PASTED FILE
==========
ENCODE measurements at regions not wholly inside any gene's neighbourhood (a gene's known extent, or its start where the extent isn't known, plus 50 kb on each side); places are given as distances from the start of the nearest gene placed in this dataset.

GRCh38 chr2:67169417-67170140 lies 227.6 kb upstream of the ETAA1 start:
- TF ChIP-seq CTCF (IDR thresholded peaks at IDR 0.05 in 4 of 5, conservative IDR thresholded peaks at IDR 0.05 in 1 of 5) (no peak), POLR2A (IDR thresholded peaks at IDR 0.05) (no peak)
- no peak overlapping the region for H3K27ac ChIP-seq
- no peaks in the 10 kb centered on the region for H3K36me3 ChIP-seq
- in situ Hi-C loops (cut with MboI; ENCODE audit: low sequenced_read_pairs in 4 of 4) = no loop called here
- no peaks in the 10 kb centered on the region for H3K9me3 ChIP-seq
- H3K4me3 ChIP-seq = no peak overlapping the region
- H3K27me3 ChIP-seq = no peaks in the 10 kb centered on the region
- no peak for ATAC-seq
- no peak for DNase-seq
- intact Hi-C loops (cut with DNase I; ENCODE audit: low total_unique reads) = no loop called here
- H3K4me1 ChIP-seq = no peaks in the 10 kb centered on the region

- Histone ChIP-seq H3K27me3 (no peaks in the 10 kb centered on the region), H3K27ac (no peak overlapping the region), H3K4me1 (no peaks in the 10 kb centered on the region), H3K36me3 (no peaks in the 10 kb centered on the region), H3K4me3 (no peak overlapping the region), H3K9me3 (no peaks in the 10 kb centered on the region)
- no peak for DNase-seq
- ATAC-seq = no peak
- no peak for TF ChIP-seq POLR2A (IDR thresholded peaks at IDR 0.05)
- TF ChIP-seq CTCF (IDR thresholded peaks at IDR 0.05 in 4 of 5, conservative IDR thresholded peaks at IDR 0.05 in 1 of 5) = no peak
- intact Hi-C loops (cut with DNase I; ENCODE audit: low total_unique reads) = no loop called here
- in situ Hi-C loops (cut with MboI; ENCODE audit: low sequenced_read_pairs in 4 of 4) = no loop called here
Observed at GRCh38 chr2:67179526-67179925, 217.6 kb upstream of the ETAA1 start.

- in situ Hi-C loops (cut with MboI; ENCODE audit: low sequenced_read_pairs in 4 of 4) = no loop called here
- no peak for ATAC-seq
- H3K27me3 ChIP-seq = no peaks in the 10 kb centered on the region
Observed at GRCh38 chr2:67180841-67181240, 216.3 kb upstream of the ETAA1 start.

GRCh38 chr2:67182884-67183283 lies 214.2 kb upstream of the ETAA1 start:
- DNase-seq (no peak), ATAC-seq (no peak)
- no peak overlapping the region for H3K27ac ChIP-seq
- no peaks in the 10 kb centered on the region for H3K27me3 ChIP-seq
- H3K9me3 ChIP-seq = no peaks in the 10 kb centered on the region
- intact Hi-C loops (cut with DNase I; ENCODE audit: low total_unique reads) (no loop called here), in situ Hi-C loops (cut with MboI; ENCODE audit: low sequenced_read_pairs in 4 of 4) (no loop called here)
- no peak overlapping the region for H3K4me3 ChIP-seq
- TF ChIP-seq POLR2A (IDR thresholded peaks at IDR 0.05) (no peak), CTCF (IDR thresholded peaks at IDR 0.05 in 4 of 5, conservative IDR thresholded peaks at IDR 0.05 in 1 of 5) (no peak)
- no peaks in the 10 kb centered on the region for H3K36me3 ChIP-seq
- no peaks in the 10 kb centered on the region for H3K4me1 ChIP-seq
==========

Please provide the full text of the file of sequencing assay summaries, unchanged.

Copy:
ENCODE measurements at regions not wholly inside any gene's neighbourhood (a gene's known extent, or its start where the extent isn't known, plus 50 kb on each side); places are given as distances from the start of the nearest gene placed in this dataset.

GRCh38 chr2:67169417-67170140 lies 227.6 kb upstream of the ETAA1 start:
- TF ChIP-seq CTCF (IDR thresholded peaks at IDR 0.05 in 4 of 5, conservative IDR thresholded peaks at IDR 0.05 in 1 of 5) (no peak), POLR2A (IDR thresholded peaks at IDR 0.05) (no peak)
- no peak overlapping the region for H3K27ac ChIP-seq
- no peaks in the 10 kb centered on the region for H3K36me3 ChIP-seq
- in situ Hi-C loops (cut with MboI; ENCODE audit: low sequenced_read_pairs in 4 of 4) = no loop called here
- no peaks in the 10 kb centered on the region for H3K9me3 ChIP-seq
- H3K4me3 ChIP-seq = no peak overlapping the region
- H3K27me3 ChIP-seq = no peaks in the 10 kb centered on the region
- no peak for ATAC-seq
- no peak for DNase-seq
- intact Hi-C loops (cut with DNase I; ENCODE audit: low total_unique reads) = no loop called here
- H3K4me1 ChIP-seq = no peaks in the 10 kb centered on the region

- Histone ChIP-seq H3K27me3 (no peaks in the 10 kb centered on the region), H3K27ac (no peak overlapping the region), H3K4me1 (no peaks in the 10 kb centered on the region), H3K36me3 (no peaks in the 10 kb centered on the region), H3K4me3 (no peak overlapping the region), H3K9me3 (no peaks in the 10 kb centered on the region)
- no peak for DNase-seq
- ATAC-seq = no peak
- no peak for TF ChIP-seq POLR2A (IDR thresholded peaks at IDR 0.05)
- TF ChIP-seq CTCF (IDR thresholded peaks at IDR 0.05 in 4 of 5, conservative IDR thresholded peaks at IDR 0.05 in 1 of 5) = no peak
- intact Hi-C loops (cut with DNase I; ENCODE audit: low total_unique reads) = no loop called here
- in situ Hi-C loops (cut with MboI; ENCODE audit: low sequenced_read_pairs in 4 of 4) = no loop called here
Observed at GRCh38 chr2:67179526-67179925, 217.6 kb upstream of the ETAA1 start.

- in situ Hi-C loops (cut with MboI; ENCODE audit: low sequenced_read_pairs in 4 of 4) = no loop called here
- no peak for ATAC-seq
- H3K27me3 ChIP-seq = no peaks in the 10 kb centered on the region
Observed at GRCh38 chr2:67180841-67181240, 216.3 kb upstream of the ETAA1 start.

GRCh38 chr2:67182884-67183283 lies 214.2 kb upstream of the ETAA1 start:
- DNase-seq (no peak), ATAC-seq (no peak)
- no peak overlapping the region for H3K27ac ChIP-seq
- no peaks in the 10 kb centered on the region for H3K27me3 ChIP-seq
- H3K9me3 ChIP-seq = no peaks in the 10 kb centered on the region
- intact Hi-C loops (cut with DNase I; ENCODE audit: low total_unique reads) (no loop called here), in situ Hi-C loops (cut with MboI; ENCODE audit: low sequenced_read_pairs in 4 of 4) (no loop called here)
- no peak overlapping the region for H3K4me3 ChIP-seq
- TF ChIP-seq POLR2A (IDR thresholded peaks at IDR 0.05) (no peak), CTCF (IDR thresholded peaks at IDR 0.05 in 4 of 5, conservative IDR thresholded peaks at IDR 0.05 in 1 of 5) (no peak)
- no peaks in the 10 kb centered on the region for H3K36me3 ChIP-seq
- no peaks in the 10 kb centered on the region for H3K4me1 ChIP-seq